E-Waste Management: Perspectives from Egypt

As the person in charge of reducing my company’s environmental impact and maintaining our ISO 14K certification, I had to find a solution for the ever growing number of discarded mobile phones from our employees, partners and 30+ million customers!

I explored almost every initiative related to e-waste management in Egypt. I participated in forums addressing the problem, attended meetings full of great ideas and intentions, met local and expat experts, participated in student competitions offering solutions and contacted overseas entities with great track record like Close The Gap, Umicore and Greencyc.

ewaste-mobiles

Despite all of these resources, I couldn’t find a scheme for collecting and recycling e-waste in Egypt that is environmentally correct and economically profitable or even sustainable.

The industry still remains small and localized within informal and primitive albeit efficient entities on the outskirts of Cairo. A fact that led us to collaborate with CID, a regional consulting agency in establishing a special e-waste school aiming to teach young waste collectors new skills and improving their lives; but that was about it.

Why isn’t this industry picking up?

E-waste management is a ‘labor intensive’ industry that is lucrative and has great growth potential. It is ideal for countries like Egypt; however the main and perhaps only reason it is not progressing as we want it to be is lack of flow to justify investments in a recycling facility capable of extracting value more than any scrap dealer.

You see, it is not easy creating a steady flow of e-waste as people don’t give up their old stuff unless they get something in return; and in poorer societies, environmental priorities are less important than daily livelihood.

Therefore, a direct incentive should have be offered to get these end-of-life mobile phones and other electronics from the drawers and into the recycling bins… at the same time, businesses are reluctant to pay money upfront for, after all, a risky and uncertain venture. So, until someone steps in and breaks this vicious circle, the industry will hardly pick up.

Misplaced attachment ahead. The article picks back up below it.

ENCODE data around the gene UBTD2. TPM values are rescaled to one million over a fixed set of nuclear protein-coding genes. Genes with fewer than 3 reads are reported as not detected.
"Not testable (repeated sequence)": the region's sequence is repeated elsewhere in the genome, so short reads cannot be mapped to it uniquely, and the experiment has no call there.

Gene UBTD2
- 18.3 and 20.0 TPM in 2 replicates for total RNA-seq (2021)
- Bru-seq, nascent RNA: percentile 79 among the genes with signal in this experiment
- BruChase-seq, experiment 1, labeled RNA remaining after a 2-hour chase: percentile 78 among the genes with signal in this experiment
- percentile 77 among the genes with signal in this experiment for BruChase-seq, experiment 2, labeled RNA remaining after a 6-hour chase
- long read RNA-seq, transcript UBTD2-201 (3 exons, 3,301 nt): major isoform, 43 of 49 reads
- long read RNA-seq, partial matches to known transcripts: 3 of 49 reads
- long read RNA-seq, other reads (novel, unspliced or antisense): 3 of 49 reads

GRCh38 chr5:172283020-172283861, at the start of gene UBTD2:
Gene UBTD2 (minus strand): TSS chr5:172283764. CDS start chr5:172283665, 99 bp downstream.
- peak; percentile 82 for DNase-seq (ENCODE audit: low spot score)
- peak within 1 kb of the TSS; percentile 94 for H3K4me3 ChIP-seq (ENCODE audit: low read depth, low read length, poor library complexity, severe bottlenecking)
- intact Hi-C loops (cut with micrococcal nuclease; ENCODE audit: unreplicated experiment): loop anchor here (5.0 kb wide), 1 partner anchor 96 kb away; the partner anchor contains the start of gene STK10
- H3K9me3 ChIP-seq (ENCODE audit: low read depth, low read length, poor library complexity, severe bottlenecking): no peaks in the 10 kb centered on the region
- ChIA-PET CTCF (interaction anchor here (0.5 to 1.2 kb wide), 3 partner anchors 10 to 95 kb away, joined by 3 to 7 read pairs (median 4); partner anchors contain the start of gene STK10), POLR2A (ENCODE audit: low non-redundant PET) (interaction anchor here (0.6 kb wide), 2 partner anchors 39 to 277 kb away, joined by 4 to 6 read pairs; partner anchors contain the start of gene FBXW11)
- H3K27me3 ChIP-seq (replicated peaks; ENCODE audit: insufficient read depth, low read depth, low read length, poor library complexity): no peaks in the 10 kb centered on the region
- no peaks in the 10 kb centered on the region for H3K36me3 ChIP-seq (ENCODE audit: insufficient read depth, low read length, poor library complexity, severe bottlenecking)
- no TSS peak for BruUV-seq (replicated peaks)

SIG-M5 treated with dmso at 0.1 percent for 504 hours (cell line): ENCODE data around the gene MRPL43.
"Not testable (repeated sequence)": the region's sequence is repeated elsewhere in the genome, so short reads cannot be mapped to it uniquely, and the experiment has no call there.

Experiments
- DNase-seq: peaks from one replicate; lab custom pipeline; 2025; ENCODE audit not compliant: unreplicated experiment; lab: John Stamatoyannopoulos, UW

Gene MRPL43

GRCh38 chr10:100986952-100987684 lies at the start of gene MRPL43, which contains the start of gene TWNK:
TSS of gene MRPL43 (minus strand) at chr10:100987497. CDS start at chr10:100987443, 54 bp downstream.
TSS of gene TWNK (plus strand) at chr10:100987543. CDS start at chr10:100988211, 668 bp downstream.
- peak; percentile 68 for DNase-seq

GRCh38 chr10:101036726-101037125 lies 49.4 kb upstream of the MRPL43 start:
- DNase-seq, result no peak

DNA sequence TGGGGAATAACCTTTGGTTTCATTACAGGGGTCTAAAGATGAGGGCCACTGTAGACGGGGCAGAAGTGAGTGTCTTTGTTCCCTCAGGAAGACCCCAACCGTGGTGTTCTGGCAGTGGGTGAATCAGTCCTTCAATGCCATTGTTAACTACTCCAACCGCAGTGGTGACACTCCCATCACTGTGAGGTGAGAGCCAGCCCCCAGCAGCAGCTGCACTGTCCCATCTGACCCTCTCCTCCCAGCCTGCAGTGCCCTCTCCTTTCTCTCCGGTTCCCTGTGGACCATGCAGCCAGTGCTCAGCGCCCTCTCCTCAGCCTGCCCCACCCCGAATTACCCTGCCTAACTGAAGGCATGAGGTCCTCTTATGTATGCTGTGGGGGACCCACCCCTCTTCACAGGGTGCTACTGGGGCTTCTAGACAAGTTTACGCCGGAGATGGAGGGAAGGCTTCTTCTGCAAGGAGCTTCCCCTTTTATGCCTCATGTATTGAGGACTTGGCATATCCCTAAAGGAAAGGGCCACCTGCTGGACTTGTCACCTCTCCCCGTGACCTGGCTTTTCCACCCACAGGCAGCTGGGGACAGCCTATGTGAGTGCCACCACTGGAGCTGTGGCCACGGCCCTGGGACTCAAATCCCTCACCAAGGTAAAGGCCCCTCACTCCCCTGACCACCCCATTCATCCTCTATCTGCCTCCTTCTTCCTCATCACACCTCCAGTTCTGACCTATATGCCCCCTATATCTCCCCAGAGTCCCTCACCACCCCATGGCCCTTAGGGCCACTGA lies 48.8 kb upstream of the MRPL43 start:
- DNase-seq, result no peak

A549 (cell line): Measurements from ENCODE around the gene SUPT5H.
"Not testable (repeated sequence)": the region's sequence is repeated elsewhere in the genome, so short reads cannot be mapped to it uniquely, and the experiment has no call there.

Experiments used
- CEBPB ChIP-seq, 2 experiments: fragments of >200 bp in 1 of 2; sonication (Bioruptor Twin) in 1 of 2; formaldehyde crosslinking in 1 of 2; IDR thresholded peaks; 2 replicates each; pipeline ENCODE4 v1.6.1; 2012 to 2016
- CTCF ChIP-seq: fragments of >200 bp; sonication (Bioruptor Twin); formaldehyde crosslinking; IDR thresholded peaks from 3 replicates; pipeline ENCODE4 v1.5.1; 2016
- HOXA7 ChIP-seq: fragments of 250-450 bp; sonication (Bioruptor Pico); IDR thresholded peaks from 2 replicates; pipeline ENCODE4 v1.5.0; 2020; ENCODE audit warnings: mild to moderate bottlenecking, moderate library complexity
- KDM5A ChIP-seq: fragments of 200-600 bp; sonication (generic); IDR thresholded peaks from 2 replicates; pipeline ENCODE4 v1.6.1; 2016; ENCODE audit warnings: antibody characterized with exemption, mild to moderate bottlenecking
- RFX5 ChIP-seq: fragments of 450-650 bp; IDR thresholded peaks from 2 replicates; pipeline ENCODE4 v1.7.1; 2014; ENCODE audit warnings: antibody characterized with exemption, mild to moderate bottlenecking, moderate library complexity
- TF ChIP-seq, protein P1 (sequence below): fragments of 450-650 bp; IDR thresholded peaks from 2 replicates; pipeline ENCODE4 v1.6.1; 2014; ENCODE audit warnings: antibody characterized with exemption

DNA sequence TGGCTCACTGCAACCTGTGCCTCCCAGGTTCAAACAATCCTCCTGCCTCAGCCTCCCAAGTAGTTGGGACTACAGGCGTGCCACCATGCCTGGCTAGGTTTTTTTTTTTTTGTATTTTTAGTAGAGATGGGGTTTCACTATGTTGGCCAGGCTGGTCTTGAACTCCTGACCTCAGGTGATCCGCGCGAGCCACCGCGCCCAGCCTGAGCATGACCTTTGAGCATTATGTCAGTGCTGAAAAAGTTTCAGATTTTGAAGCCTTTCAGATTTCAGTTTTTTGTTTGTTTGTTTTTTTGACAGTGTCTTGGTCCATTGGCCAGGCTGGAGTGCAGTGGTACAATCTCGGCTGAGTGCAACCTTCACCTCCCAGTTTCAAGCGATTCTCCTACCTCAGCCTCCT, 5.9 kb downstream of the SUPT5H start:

Sorry if I am pessimistic but it is better to know the challenges beforehand. I have examples of well-funded recycling start-ups that invested heavily in equipment and employee training but did not account for the cost of collection. They assumed that a “build it and they will come” model will work but it didn’t, and ended up in disaster!

The Way Forward

For a corporation looking to establish an e-waste program, here’s what how you should do it and what to expect…

  1. An e-waste initiative will start small; and probably, will stay this way for some time. The way I see it, the Egyptian market is still maturing.
  2. Sources of e-waste can come from the corporates and partners at least in the beginning, just to get the process going.
  3. Do not expect immediate profit, it can be a CSR initiative for a while but will soon be cash positive.
  4. As far as the government is concerned, I promise you will have full support. The Ministries of ICT and Environment are both keen to see a successful and sustainable e-waste management initiative.
  5. No need to re-invent the wheel; there are a few small companies already recycling e-waste with good track records. I particularly like one that seems to be having a lot of fun and most profit: Recyclobekia. Then there’s Egyptian Electronics Recycling with good on site operations and infrastructure.

Having that said, the way to a sustainable, profitable e-waste management business becomes a lot more feasible.

About Sherif Issa

Sherif Issa is the Head of Environmental Sustainability at Orange Egypt. He received a master’s in Civil | Environmental Engineering from City University of New York in 1985 and Bachelor degree from Cairo University. He is responsible for developing and maintaining the environmental management system covering all aspects of operations. He has participated in many sustainability initiatives, most notably the e-waste recycling school in Cairo, which graduated 150+ youth; providing them with niche skills and promise for better future. Sherif is a member of two Egyptian governmental committees: the Scientific Research Committee of National Council of Women and the Environmental Education committee of the Ministry of Culture.
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